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Project Pop-Up brings sweet shop, used books, robot repairs, and more to downtown storefronts

Thanks to Project Pop-Up, robot repairs, baked goods, and stacks of books are filling vacant storefronts in Downtown Pittsburgh. 

A first round of participants, a mix of retail businesses and art installations, recently held a soft opening during Light Up Night.  While some have remained open, including the Robot Repairs installation, the rest are reorganizing for a grand opening to coincide with Downtown’s First Night celebration on New Year’s Eve.

Laura Jean McLaughlin, co-owner of Garfield-based Awesome Books, is among those retail participants.  Her shop, which she owns with Bob Ziller, is expected to reopen Downtown by mid-December.

McLaughlin says when they heard about Project Pop-Up it seemed like a perfect way to expand their business. 

“Downtown has a lot more foot traffic than Garfield, so we thought it was just a really wonderful opportunity,” she says.  “I think it's great that the city is thinking outside the box of how to revitalize areas…only positive things can come out of it.”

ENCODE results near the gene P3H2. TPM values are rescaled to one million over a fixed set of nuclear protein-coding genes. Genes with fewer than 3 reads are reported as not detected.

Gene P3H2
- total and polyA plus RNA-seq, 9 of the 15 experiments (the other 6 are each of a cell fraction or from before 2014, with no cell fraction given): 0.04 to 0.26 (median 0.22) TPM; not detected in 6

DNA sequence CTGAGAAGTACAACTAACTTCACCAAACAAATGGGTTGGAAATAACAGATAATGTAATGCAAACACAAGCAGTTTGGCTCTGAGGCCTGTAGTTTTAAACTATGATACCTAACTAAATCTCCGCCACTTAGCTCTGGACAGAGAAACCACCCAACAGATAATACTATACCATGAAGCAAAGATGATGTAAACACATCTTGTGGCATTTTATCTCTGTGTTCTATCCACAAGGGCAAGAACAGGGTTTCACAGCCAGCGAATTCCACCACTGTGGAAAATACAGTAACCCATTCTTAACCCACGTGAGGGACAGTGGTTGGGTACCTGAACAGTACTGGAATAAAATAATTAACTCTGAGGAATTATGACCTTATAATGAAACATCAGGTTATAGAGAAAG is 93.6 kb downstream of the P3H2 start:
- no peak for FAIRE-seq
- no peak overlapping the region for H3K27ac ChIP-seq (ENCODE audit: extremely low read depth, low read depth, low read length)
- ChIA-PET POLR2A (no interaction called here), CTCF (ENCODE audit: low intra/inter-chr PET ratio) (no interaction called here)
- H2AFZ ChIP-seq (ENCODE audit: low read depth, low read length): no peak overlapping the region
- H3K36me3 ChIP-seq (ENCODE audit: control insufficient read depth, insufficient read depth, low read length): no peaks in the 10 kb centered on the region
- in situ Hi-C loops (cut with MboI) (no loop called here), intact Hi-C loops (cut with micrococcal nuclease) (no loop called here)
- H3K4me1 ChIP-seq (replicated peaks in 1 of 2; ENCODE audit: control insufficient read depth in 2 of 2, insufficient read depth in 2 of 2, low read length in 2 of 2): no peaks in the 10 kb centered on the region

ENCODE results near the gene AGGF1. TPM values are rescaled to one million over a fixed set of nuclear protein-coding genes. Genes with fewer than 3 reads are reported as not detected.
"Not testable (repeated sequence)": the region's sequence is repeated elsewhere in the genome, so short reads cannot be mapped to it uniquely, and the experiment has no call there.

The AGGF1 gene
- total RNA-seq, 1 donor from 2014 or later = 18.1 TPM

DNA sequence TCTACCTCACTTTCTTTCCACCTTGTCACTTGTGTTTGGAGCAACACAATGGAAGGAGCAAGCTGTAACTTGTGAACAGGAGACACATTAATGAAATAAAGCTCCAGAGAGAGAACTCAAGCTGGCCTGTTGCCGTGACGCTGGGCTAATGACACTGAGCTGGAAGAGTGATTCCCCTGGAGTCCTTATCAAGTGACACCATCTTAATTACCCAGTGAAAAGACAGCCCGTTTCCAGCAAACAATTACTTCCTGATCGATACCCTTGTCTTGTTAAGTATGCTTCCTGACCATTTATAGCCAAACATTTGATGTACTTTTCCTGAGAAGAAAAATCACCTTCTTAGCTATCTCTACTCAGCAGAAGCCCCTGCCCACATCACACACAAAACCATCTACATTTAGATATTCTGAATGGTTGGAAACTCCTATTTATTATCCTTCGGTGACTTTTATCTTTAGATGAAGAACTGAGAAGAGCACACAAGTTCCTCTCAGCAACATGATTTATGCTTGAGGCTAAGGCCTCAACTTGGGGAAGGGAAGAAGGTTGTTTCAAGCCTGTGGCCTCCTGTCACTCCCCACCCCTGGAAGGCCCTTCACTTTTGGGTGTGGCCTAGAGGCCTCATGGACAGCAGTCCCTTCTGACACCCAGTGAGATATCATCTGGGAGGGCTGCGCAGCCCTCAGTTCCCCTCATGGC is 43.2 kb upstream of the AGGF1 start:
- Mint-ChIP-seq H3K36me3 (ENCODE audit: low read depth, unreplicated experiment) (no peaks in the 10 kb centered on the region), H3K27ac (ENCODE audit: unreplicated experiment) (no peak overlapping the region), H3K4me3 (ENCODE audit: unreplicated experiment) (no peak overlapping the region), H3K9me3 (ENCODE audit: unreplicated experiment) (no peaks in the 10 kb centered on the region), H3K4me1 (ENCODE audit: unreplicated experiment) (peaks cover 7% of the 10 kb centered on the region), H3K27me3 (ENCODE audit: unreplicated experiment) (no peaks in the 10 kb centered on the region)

Awesome Books plans to stay open late into the evening, until 8 or 9 P.M., part of the strategy to breathe new life into Downtown after 5 P.M.  And although their lease lasts a year, they would like to find a permanent location Downtown.

‘We’re looking forward to having a presence down here for a while,” Ziller says.

Other participants include The Sweet Lounge, Burghoisie handmade goods, The Society for the Advancement of Miniature Curiosa, Dream Cream Ice Cream Parlor, and Summer Sky Eternal interactive art display.  The first round includes a total of 12 storefront projects.

Project Pop-Up is a collaboration between the mayor’s office, the Pittsburgh Downtown Partnership, and URA, among other partners.  Their goals are to increase the vibrancy of downtown, for visitors and residents, increase safety, and grow interests among potential investors.

Bethany Tucke, of the Pittsburgh Downtown Partnership, says that it’s the ultimate goal of the program to find permanent tenants for storefronts that have been vacant for long periods of time.  Already those vacancies are decreasing.  Tucke says in a few instances, new, full-lease tenants have stepped in, forcing her to find other storefronts for Project Pop-Up participants.

“It’s a good problem to have,” she says.


Writer:  Andrew Moore
Source:  Laura Jean McLaughlin, Bob Ziller, of Awesome Books; Bethany Tucke; Marissa Doyle
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